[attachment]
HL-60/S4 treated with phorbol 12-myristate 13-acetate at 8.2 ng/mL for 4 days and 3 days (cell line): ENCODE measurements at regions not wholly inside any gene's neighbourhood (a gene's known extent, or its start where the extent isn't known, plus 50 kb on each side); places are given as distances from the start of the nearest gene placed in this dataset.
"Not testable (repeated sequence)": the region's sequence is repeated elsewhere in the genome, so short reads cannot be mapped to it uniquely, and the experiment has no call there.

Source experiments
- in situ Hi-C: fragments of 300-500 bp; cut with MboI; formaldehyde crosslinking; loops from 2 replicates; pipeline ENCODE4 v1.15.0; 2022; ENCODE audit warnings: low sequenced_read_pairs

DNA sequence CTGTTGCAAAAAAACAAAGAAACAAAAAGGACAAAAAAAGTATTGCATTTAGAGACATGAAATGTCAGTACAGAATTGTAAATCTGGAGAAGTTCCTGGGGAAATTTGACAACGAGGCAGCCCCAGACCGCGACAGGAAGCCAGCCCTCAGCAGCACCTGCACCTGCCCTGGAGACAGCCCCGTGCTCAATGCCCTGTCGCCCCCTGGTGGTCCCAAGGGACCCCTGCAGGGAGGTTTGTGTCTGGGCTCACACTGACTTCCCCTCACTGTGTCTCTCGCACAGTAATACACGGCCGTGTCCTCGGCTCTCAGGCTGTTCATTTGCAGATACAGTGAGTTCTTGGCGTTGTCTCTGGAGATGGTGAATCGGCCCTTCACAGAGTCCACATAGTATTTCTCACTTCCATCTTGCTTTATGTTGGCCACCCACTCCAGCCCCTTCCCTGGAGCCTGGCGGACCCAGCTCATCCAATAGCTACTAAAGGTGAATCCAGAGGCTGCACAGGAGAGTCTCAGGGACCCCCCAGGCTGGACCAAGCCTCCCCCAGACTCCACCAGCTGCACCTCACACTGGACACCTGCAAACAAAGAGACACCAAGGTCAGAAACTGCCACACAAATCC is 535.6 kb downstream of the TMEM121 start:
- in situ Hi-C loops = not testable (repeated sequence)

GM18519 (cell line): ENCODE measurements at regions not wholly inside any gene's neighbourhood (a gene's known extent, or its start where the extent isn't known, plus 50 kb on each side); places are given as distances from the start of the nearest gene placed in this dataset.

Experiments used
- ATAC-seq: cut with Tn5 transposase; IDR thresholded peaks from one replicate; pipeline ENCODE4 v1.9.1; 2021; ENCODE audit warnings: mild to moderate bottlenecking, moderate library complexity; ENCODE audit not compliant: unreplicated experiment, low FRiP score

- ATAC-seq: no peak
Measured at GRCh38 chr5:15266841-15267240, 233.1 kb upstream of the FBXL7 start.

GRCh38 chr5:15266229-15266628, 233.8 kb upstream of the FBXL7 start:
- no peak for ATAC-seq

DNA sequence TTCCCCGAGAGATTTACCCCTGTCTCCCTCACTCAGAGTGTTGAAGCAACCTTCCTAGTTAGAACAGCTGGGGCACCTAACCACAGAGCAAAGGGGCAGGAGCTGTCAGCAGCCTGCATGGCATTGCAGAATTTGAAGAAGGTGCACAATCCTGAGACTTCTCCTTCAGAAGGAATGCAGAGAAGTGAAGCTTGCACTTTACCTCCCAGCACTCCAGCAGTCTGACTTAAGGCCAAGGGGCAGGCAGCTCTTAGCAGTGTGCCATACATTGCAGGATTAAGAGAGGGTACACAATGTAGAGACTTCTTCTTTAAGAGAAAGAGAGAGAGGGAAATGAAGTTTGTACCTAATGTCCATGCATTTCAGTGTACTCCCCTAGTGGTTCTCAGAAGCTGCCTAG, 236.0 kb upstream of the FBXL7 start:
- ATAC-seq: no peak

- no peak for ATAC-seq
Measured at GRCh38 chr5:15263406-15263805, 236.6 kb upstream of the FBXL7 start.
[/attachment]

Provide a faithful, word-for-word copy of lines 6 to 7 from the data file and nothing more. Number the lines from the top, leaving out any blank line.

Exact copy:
- in situ Hi-C loops = not testable (repeated sequence)

GM18519 (cell line): ENCODE measurements at regions not wholly inside any gene's neighbourhood (a gene's known extent, or its start where the extent isn't known, plus 50 kb on each side); places are given as distances from the start of the nearest gene placed in this dataset.